Fighting Fake News
Teaching Students to Identify and Interrogate Information Pollution
- Jeffrey D. Wilhelm - Boise State University, Idaho
- Michael W. Smith - Temple University, USA
- Hugh Kesson
- Deborah Appleman - Carleton College, Minnesota
Includes 20+ Lesson Plans
Critical Thinking | English/Language Arts (Middle/High School) | Thinking Skills
Driving while texting is dangerous; but so is sending our students on the digital highway without critical thinking skills.
Critical thinking and online reading need to go hand in hand—but they often don’t. Students click, swipe, and believe because they don’t know how to do otherwise. At times, so do we. And that’s a problem. Fighting Fake News combats this challenge by helping you model how to read, myth-bust, truth-test, and respond in ways that lead to wisdom rather than reactivity.
No matter what content you teach, the lessons showcased here provide engaging, collaborative reading and discussion experiences so students can:
- Notice how teacher and peers read digital content, to be mindful of how various reading pathways influence perception
- Identify the author background, the website sponsor, and other evidence that help set a piece in context
- Stress-test the facts by evaluating news sources, reading laterally, and other critical reading strategies
- Use “Reader’s Rules of Notice” to learn to identify common rhetorical devices used to influence the reader
- Be aware of how for-profit social media platforms feed on our responses to narrow rather than widen our reading landscape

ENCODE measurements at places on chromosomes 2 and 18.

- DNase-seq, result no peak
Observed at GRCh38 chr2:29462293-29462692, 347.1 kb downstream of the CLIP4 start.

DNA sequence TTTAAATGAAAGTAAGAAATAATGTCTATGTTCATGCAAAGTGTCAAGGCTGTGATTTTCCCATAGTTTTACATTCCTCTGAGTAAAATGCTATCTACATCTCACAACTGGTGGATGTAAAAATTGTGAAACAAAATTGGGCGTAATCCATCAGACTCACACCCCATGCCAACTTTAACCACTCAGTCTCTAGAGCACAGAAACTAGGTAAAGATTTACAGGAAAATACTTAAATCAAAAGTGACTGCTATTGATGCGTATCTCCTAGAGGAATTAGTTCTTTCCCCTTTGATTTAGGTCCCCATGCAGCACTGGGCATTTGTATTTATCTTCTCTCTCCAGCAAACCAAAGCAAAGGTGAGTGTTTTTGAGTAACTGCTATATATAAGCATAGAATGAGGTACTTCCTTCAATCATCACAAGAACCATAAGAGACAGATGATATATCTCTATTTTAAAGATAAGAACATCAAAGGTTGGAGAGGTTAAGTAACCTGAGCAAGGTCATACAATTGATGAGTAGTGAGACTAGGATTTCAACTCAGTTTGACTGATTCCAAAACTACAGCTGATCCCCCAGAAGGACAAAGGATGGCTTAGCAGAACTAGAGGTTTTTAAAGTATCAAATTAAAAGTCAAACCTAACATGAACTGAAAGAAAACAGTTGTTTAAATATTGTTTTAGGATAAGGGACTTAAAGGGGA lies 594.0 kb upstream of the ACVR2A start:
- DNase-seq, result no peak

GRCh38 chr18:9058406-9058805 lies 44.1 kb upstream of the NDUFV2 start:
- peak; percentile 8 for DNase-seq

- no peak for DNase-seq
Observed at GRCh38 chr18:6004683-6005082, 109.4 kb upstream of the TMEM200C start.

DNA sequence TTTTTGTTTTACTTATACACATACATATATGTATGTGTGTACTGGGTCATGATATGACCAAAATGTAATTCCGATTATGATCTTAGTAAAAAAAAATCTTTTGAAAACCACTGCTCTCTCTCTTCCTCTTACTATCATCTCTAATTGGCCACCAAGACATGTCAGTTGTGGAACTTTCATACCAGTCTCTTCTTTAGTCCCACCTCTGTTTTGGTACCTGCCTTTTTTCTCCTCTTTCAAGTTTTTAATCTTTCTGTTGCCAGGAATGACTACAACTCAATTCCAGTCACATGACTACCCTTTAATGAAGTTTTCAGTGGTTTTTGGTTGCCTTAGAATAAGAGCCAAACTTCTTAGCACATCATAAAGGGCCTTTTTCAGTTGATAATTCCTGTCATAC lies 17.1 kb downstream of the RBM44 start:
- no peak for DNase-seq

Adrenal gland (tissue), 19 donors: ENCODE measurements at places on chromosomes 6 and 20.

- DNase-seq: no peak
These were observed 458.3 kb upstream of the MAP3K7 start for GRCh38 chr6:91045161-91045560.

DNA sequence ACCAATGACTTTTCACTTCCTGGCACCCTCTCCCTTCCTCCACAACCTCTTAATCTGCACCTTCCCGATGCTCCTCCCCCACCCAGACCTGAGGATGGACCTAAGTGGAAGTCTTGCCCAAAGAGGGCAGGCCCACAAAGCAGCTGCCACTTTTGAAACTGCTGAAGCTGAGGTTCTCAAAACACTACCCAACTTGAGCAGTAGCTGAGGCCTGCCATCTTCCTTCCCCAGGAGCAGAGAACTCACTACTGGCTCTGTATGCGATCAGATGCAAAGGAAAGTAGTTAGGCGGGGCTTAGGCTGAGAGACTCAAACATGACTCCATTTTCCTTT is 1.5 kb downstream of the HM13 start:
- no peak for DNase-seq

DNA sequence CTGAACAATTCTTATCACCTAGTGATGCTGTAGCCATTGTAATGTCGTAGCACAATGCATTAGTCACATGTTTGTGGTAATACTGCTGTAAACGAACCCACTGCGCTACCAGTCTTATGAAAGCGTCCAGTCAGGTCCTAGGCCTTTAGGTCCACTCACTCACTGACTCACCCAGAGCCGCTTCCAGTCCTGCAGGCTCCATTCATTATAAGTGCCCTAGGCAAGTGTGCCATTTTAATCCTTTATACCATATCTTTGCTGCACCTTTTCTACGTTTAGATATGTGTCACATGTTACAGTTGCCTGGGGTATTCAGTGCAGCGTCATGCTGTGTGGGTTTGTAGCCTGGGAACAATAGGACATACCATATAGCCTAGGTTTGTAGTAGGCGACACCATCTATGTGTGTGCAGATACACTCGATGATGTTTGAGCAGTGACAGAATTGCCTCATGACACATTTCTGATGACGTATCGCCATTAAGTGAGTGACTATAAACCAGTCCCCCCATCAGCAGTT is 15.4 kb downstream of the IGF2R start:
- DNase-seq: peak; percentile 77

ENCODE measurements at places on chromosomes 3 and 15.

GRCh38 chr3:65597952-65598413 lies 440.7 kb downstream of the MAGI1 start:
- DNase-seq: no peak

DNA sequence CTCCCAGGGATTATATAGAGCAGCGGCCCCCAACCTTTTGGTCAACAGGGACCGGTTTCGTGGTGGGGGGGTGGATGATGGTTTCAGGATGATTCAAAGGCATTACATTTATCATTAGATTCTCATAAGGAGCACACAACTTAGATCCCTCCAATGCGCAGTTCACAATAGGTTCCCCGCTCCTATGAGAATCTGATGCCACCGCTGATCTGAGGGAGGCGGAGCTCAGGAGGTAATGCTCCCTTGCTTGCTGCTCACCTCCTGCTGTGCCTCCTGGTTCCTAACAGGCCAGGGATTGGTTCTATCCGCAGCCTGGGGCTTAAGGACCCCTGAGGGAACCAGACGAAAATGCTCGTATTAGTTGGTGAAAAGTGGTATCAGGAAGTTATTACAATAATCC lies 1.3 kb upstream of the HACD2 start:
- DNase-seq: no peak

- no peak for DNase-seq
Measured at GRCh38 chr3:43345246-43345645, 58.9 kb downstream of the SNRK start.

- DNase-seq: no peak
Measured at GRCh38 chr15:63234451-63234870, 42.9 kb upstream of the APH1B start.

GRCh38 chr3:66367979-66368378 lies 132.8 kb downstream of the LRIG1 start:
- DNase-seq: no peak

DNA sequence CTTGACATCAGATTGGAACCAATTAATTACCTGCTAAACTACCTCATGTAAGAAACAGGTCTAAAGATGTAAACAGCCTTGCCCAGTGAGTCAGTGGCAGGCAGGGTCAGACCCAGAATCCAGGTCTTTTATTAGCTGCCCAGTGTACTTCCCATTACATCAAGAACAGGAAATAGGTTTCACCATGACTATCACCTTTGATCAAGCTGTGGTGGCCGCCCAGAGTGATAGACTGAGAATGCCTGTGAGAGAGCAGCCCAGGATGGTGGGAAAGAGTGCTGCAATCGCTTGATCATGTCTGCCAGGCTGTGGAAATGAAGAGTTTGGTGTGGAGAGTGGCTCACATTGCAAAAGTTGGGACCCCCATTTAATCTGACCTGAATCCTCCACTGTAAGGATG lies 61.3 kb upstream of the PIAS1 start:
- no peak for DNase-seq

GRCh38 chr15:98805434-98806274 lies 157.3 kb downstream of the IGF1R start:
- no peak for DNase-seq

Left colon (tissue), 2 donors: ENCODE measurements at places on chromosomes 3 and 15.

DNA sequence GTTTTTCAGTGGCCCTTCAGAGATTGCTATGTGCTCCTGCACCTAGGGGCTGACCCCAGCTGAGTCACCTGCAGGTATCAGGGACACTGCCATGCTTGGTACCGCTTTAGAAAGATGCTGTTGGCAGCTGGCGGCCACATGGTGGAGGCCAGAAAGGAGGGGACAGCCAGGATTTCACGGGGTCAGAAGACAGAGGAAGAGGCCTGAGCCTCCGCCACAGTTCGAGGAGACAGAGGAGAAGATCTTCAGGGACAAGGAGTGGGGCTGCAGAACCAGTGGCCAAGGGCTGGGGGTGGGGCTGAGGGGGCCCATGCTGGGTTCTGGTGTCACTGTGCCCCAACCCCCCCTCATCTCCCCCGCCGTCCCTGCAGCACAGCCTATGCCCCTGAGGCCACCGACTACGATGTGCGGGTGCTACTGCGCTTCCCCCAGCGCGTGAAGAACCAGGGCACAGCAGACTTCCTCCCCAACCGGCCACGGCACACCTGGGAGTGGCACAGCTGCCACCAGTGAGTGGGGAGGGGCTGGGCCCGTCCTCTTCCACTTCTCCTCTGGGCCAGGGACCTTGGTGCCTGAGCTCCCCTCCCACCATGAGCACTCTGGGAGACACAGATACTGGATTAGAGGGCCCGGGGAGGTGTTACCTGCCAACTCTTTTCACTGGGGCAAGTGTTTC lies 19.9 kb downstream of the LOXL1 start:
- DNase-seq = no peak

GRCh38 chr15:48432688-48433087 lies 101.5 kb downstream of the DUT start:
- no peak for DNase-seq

We are still in the wild west era of the digital age, scrambling to impart a safer, ethical framework for evaluating information. Thankfully, it distills to one mission: teach students (and ourselves) how to think critically, and we will forever have the tools to fight fake news.
Knowing Your Own Mind
Despite the immensely powerful manipulations of artificial intelligence (AI) and social media, and the cognitive biases embedded in our minds, research does show that we can be more consciously aware, reflective, and rational about news and other forms of information. It all begins with knowing your own mind. Explore a lesson from Fighting Fake News to learn the questions to get you and your students started.
Guide to Lessons
The Case for Teaching Critical Reading and Fighting Fake News
In this introduction to Fighting Fake News, the authors explore fake news and where we find it, how it can affect us, and why it can be dangerous and problematic for today’s students.
“If I were in charge of the world, every school would have a required media studies course, and every faculty would do a book study around Fighting Fake News. This book is an essential tool in helping students to be more consciously aware, reflective, and rational about the waves of news and other forms of “angertainment.” I lost count of how many times I said, 'Yes!' while reading this book.”
“Fighting Fake News is a must read for every teacher. I plan to read it and reread because I know each time, I will be able to glean better information. I would love to have the opportunity to see this kind of instruction be put in to place.”
“Talk about timely! Fighting Fake News begins by describing the cognitive short-cuts we all (not just the fringe) are prone to—how we so easily fit information to pre-existing biases. The authors show how digital media exploit this tendency by directing us to sources that feed these prejudices. And they provide carefully crafted lessons to promote critical analysis and thoughtful citizenship. It's the book we need now.”